The Cobb County Board of Education voted 4-3 near the end of a 3½-hour meeting Thursday night to let Superintendent Michael Hinojosa raise money to support the hiring of up to 25 Teach for America teachers for the 2013-14 school year.
Northeast Cobb’s school board members split on the proposal. Post 5’s David Banks joined Chairman Scott Sweeney, Vice Chairman David Morgan and Lynnda Eagle in the majority.
Post 4’s Kathleen Angelucci joined Alison Bartlett and Tim Stultz in voting no.
Hinojosa and Morgan were the leading advocates of the TFA proposal, which sparked strong opposition from the Cobb County Association of Educators.
“The members who just voted for TFA sold out the teachers in Cobb,” CCAE President Connie Jackson said. “The message just sent to Cobb County teachers on the back of cutting 350 teaching positions, increasing class sizes, eliminating elementary parapros and taking away our step raise, it is disgusting. It also isn't addressing the real issue."
Angelucci called the proposal "appalling" and "a slap in the face" to current Cobb teachers. "You wouldn't choose a physician that went through a six-week boot camp. You wouldn't choose an attorney that went through a six-week boot camp. I think that to degrade the professionalism and the teaching profession in general is just an absolute shame, and I do not support this in any way."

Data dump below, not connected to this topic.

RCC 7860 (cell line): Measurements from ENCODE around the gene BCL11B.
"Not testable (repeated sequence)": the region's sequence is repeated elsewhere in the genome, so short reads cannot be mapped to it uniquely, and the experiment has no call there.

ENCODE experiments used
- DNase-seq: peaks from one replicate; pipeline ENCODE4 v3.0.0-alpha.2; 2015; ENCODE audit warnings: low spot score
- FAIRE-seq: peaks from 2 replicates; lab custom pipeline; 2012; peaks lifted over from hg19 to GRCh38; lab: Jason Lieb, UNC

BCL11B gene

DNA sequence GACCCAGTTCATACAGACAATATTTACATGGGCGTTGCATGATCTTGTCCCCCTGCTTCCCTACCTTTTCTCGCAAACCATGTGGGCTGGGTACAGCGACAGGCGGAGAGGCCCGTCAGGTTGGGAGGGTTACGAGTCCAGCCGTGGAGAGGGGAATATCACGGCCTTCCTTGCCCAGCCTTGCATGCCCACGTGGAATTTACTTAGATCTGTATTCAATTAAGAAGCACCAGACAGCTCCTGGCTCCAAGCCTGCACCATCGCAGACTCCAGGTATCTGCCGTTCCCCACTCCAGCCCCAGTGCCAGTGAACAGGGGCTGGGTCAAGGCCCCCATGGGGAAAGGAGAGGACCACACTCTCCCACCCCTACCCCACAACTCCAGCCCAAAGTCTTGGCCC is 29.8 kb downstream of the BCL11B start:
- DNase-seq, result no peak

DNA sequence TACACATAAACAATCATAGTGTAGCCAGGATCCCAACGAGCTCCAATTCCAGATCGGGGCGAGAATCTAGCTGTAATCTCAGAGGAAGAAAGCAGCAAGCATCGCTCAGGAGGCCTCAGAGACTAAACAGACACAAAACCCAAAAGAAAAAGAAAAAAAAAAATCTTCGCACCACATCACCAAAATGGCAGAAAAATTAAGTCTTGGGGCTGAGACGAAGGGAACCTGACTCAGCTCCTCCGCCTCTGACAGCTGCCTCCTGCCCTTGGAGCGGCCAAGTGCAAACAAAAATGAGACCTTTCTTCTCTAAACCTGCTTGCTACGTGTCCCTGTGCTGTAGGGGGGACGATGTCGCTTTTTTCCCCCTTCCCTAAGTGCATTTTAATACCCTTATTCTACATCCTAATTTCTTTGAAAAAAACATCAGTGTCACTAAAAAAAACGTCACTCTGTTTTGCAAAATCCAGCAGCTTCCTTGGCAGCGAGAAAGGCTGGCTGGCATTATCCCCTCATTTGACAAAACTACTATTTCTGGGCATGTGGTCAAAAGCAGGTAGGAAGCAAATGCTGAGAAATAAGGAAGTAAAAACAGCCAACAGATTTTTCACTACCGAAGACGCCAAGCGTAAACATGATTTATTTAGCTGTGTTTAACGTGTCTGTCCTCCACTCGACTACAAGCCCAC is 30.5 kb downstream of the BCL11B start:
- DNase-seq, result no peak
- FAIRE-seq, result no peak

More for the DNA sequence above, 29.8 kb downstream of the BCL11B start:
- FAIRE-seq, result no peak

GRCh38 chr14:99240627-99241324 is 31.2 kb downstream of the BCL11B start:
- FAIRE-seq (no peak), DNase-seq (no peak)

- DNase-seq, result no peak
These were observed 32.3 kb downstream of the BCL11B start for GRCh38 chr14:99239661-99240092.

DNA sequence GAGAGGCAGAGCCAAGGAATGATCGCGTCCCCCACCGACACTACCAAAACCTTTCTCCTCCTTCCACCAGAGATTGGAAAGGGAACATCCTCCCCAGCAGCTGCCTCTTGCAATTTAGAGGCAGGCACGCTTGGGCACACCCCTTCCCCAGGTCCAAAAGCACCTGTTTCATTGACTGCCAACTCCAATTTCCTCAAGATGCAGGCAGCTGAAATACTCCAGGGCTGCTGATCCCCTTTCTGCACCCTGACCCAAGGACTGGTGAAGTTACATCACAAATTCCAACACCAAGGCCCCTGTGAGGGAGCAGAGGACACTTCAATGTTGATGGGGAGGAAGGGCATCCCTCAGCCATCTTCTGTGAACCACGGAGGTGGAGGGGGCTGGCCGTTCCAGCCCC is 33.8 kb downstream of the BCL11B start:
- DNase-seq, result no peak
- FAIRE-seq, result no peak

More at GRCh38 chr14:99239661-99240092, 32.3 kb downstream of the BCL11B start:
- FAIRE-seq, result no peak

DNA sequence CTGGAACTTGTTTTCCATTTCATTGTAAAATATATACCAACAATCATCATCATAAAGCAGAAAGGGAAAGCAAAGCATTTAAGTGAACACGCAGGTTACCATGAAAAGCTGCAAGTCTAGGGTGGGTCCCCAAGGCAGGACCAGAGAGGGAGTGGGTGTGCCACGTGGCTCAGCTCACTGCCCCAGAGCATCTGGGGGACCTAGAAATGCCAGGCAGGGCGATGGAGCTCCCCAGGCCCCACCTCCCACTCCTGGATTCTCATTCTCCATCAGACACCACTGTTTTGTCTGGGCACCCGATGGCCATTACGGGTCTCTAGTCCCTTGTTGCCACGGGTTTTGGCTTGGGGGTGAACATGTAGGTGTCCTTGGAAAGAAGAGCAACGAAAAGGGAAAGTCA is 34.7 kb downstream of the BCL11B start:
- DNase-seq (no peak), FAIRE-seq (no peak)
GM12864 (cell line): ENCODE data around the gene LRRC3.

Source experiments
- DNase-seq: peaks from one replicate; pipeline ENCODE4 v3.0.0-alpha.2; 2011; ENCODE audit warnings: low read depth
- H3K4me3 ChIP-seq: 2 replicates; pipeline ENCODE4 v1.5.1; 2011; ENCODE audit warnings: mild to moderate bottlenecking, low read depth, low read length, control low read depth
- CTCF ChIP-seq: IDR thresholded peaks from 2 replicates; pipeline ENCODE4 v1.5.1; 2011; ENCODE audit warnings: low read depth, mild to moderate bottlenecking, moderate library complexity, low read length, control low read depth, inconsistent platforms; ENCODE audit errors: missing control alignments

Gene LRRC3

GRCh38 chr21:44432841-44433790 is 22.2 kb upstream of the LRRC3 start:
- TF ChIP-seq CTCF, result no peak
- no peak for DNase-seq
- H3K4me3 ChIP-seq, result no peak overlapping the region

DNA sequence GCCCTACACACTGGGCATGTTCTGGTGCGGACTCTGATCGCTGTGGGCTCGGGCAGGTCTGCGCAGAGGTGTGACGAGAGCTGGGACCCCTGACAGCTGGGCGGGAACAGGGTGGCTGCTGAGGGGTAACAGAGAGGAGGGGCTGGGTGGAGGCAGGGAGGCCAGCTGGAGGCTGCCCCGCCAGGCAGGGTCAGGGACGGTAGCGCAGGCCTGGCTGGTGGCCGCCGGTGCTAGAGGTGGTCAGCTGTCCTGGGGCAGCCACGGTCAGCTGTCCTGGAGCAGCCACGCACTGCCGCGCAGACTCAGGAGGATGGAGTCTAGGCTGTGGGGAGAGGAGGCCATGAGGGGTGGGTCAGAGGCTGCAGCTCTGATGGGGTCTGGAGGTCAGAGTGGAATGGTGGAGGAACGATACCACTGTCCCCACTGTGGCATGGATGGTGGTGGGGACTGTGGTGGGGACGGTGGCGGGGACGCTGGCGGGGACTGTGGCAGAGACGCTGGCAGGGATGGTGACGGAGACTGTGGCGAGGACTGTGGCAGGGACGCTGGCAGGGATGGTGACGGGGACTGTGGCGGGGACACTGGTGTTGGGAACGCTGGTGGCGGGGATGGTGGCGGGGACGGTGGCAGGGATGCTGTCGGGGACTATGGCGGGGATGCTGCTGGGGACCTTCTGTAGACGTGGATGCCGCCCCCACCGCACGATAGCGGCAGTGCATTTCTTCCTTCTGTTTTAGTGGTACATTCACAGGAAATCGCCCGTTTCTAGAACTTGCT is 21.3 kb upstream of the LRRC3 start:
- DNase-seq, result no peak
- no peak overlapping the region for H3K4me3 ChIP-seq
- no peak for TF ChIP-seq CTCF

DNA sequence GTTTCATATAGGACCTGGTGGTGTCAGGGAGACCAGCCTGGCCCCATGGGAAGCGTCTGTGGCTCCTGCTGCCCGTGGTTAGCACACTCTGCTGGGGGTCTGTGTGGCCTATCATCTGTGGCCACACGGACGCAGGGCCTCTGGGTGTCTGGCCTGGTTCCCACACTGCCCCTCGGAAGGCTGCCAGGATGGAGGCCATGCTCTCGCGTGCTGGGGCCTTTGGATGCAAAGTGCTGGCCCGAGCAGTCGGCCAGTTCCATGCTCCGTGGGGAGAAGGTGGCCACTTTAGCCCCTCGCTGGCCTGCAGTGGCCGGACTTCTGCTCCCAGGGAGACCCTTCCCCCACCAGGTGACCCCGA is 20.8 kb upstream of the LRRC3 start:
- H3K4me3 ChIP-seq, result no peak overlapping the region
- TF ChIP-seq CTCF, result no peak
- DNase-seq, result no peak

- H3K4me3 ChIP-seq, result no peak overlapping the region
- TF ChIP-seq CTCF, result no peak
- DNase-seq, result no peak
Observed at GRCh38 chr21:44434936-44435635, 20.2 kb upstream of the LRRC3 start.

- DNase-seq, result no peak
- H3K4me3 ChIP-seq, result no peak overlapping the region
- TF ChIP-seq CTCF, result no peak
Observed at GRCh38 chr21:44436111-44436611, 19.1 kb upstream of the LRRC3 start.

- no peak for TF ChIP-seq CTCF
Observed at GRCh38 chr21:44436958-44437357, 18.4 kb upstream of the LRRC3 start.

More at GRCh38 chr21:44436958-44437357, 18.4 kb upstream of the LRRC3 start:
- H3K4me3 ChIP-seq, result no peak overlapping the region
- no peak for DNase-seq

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Jackson said Teach for America is “a Band-Aid for a gaping open wound. I hope the people that voted for it understand that all they're doing is pretending to care about the achievement gap."
That gap has driven Morgan’s arguments for TFA.
He began speaking about TFA as an alternative solution to the district's achievement gap at a March 2011 town-hall meeting.
"It is our job to make sure we augment our talent pool in giving another option to educate our children. … I don't know how that indicts, undermines or fundamentally erodes a teacher," Morgan said.
To hire TFA teachers, the board established four conditions at its May 9 work session:
- No more than 25 TFA teachers will be allowed.
- Principals will have the final say on which teachers they bring into their schools.
- TFA teachers may not displace Cobb teachers.
- TFA teachers will be evaluated against established metrics.
South Cobb has been the focus of TFA discussions, but Hinojosa said Thursday night that he wants to make TFA teachers available to schools across the county.
The money Hinojosa raises will pay for the five-week training TFA teachers get before entering the classroom and their ongoing training during their two-year commitment.
"We're sitting here talking about costs, increased costs to the district. … Teach for America will add to that cost and attrition,” Angelucci said. “So we're willing to take that on to implement a program that's not absolutely guaranteed?"